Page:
How Could They Let You Go?
I stepped off a bus yesterday with a
friend, and I stepped off a bus forty years ago with a friend. And there
hasn’t been much of a change in those forty years ago. No, hardly enough
change at all! Because I am white and both of my friends were black…
“What did you do before you
collected cans?” I asked this black fellow who looked like he was a bit
older than me. He smiled at me with several front teeth missing. Just
about as many missing as I had. But I had caps and gold bridges to hide my
spaces. His teeth were all missing from the front, and showed his honesty.
But his smile was every bit as beautiful as any other might have been.
I like to think of myself as a
poet, and was looking for the “poetry” in the cans of an old black man with
no front teeth. In the blue wire cart lined with cardboard was a clear
plastic bag. Cans & bottles filled the bag to the top. As I looked through
the plastic, there were Pepsi and Seven-Up cans. A couple of beer cans were
visible, as were some spring water bottles.
I explained to him what I was
thinking and we started to talk. “I don’t needs to get the cans.” He said,
as if to apologize to me. “I get’s a pension from the VA. But I just like
to collect the cans. I like the water bottles the best.” he said.
“Do you ride the bus often?” I asked him.
And he answered that he did. “I rides it every day…every day,” he said.
Now, I live in West Haven, CT.,
in a nice little place by the water. And I love to go outside in the
morning and watch the sunrise and the birds. I hope the tranquility will
help me to be a better writer. West Haven, sits right between New Haven and
Milford along the Connecticut coast of Long Island Sound. Savin Rock, site
of a famous 1870’s amusement park, sits just up the road towards New Haven.
I have driven myself in my own
car since I turned 16 in 1960. I have a poet friend, and we are proud to
say that we are just two kids from the 60’s who are now in their 60’s.
While many of our peers were out protesting and picking the Ivy league
college they would attend, we were both busy doing something else in the
60’s. But that’s another story, and it wasn’t drugs either. In fact today
is her Sixty-second birthday.
But, occasionally, I just like to take the
bus which runs both ways in front of my place. I work a few miles away and
it is so calming and relaxing to step off the bus refreshed and ready to
work, rather than leave late, race to catch the green of every light and
hope there will be no traffic. Just to sit and think on the bus is nice.
But, the bus I always take runs east towards Milford.
Yesterday, I took the bus the other way. I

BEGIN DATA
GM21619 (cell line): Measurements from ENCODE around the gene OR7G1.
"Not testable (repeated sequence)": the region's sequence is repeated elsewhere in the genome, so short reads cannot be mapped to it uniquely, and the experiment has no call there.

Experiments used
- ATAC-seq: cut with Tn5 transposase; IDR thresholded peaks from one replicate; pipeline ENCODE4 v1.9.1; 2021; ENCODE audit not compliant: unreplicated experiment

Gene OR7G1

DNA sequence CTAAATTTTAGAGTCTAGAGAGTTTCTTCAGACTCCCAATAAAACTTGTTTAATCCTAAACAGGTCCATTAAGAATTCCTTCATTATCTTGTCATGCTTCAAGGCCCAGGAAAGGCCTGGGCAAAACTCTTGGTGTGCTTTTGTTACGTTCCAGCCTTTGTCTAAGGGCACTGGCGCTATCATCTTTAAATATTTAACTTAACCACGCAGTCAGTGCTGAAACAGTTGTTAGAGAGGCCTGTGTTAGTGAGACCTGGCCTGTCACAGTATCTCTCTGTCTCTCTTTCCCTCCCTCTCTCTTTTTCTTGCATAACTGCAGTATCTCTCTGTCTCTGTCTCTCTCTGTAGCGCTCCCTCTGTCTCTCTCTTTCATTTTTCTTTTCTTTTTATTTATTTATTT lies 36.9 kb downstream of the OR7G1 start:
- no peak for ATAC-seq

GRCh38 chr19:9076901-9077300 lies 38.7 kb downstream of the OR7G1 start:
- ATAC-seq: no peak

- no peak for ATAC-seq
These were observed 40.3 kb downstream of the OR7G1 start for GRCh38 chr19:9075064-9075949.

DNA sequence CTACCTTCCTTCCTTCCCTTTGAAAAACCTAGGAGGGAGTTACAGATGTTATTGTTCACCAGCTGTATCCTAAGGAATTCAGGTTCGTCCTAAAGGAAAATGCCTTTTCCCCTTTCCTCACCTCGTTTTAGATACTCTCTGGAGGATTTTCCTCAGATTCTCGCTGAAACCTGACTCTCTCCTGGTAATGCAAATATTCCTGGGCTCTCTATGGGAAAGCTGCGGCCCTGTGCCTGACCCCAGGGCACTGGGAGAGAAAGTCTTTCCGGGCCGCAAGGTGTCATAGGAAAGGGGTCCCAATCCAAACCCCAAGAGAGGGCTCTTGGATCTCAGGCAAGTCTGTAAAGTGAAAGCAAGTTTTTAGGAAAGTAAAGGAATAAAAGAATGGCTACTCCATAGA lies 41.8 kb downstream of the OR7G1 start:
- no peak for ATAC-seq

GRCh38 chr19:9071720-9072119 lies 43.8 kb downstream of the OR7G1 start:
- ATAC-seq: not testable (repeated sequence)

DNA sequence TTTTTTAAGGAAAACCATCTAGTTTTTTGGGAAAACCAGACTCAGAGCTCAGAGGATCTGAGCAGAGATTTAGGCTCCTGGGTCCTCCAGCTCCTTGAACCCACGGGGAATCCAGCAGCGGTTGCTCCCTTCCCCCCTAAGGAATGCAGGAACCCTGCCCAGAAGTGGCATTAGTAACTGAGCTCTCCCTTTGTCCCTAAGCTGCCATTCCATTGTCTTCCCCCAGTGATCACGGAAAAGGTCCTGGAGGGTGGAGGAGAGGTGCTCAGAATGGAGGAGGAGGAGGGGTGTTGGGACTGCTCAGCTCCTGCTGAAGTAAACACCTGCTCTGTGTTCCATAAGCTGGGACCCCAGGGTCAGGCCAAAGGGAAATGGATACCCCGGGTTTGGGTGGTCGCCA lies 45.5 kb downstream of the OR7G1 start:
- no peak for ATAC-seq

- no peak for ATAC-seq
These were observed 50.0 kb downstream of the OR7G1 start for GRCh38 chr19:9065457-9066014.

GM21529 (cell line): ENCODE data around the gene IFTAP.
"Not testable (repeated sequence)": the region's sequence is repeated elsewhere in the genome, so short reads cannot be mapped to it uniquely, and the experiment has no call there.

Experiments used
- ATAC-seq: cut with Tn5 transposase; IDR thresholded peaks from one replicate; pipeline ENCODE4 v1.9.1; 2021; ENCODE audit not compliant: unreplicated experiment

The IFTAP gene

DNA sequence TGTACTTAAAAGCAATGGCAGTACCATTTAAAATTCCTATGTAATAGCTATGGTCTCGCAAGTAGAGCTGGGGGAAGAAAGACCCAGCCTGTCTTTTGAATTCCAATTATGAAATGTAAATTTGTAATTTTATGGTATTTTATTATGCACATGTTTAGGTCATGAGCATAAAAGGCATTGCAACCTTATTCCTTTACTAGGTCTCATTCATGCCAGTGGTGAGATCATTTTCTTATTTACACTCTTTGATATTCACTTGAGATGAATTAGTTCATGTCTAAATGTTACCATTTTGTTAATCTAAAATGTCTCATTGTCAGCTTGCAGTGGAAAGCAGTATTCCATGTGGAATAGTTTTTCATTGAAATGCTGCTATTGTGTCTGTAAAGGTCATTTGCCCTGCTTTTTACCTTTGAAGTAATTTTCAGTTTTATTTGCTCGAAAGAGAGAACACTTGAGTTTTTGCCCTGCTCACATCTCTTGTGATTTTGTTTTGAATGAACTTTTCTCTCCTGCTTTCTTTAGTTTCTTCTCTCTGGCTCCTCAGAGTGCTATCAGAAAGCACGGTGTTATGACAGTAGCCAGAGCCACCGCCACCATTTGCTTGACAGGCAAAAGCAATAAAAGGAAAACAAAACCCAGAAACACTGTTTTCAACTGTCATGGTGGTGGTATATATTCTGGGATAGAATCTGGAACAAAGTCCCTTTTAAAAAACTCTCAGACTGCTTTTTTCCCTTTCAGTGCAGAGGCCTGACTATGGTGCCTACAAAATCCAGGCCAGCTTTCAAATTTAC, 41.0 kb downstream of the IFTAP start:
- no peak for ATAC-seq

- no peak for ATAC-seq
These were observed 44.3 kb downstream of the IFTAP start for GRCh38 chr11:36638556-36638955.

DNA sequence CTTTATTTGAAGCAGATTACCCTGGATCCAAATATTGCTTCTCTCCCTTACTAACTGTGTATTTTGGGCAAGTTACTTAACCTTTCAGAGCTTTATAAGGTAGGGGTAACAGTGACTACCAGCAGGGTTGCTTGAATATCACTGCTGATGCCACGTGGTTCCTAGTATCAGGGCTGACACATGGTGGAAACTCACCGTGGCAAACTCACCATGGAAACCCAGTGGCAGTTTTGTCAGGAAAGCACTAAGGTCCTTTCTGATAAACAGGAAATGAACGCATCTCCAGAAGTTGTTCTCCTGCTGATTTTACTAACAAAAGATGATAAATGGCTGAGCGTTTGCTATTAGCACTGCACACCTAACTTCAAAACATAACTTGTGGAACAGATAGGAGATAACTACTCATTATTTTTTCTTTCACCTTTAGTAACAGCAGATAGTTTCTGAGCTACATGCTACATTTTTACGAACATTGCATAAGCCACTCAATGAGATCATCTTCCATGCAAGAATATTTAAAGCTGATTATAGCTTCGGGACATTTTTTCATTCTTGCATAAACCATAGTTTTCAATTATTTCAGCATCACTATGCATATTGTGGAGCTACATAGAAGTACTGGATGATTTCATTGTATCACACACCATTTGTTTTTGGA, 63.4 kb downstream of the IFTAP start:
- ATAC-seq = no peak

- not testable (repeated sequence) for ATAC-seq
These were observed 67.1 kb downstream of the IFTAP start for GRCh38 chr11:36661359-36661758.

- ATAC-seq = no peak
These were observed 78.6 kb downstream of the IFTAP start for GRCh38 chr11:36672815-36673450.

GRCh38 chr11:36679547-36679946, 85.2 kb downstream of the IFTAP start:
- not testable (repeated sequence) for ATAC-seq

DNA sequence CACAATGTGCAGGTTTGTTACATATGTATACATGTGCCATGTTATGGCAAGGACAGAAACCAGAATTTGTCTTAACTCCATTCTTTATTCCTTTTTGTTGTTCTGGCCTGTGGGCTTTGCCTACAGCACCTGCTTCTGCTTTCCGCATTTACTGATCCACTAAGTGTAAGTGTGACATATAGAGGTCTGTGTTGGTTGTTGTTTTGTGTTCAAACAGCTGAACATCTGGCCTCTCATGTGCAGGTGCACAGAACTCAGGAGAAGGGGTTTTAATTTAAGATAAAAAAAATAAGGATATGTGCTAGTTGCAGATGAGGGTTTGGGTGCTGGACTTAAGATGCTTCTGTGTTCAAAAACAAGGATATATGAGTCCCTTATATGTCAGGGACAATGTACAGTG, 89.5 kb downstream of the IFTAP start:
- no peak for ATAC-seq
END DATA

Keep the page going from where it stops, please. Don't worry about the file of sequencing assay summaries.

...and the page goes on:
had to go to Yale Medical Center in New Haven for some blood work. It was
my day off, and though I would usually take the car and fight the traffic
and the parking, yesterday, I just said “I think I’ll just take the bus.”
I had a nice conversation at the bus stop
with a young woman from Jamaica who has aspirations to be an actress. We
got on the bus and talked for a while. Then I wished her well as she got
off, just as ‘Junior’ was struggling to get on with his cans in the blue
wire cart in downtown West Haven.
So, to get back on track, Junior and I are
sitting on the bus talking about his cans. And I’m thinking I see a poem in
“What did you do before you collected
cans?” I had asked him…
“I used to lay rug.” He had sheepishly
replied, and I had to ask him to repeat it because I couldn’t quite
understand him. He said it again using the word carpet to get me to
understand. He also had worked in a ship yard with his cousin in Florida.
“And I went in the Army when I got my draft card in 1969,” he said. “But I
didn’t stay in too long.”
“I got a draft card in 1964,” I said
proudly to Junior. And I am proud to have been in the military, and always
take time to talk to fellow Viet Nam era vets, even though I never went
Now there’s about six or seven all together
who are starting to get involved in this conversation. There’s me and
Junior. Behind me are two black men. One was a young man in his twenties,
trying, as a white man sees it, to look ‘Black.’ The other was another
nicely dressed black man about my age. I will refer to them from now on as
the ‘That’s right’ Choir. Across from me and to the right of Junior is the
crazy lady who was white. She is telling her life story, to herself as well
as all of us.
“Every day.” Junior says. “Every day.”
When I ask him about the crazy lady after she leaves at her stop. “She
tells that same story every day. She needs to get a man.” He, realizing
that he has amused himself, repeats the words of wisdom two or three times.
“All she needs is a man.” “That’s what she needs, that lady just needs a
For a second, I thought to myself “But
you’re a man.” And from behind me I heard “That’s right, that’s right,” from
the two black men in the Choir as the door closes and the bus pulls off.
To my left is a business dressed
thirty-something black man. He’s still black, but not quite white, if you
get my meaning. He looks like he is just trying to make it in America like
anyone. Raise a family, buy a house, keep out of trouble, etc. He wasn’t
singing with the choir. He just listening quietly and hasn’t said a word,
but he is taking it all in.
To his left is an older white lady, perhaps
a bit over seventy. Nicely dressed and sitting rather proper in the first
Senior Citizen seat. Nice coat, grey hair. Her hands are covering her
small black purse which sits neatly centered on her lap. She seems to be
worried that one of the blacks could just take it away, and run down the
street at the next stop. She never speaks, but I can hear clearly every
word she is thinking. “Don’t rile them up.” She is thinking. “Don’t rile
them up.” And she tightens the grip on her purse.
Junior starts to tell me all about his
struggles with the VA to get his disability check. With the help of
someone, eight years ago, he was able to get a VA pension. Now he gets a
check, but it’s still not enough, and the cans help. And the nicely dressed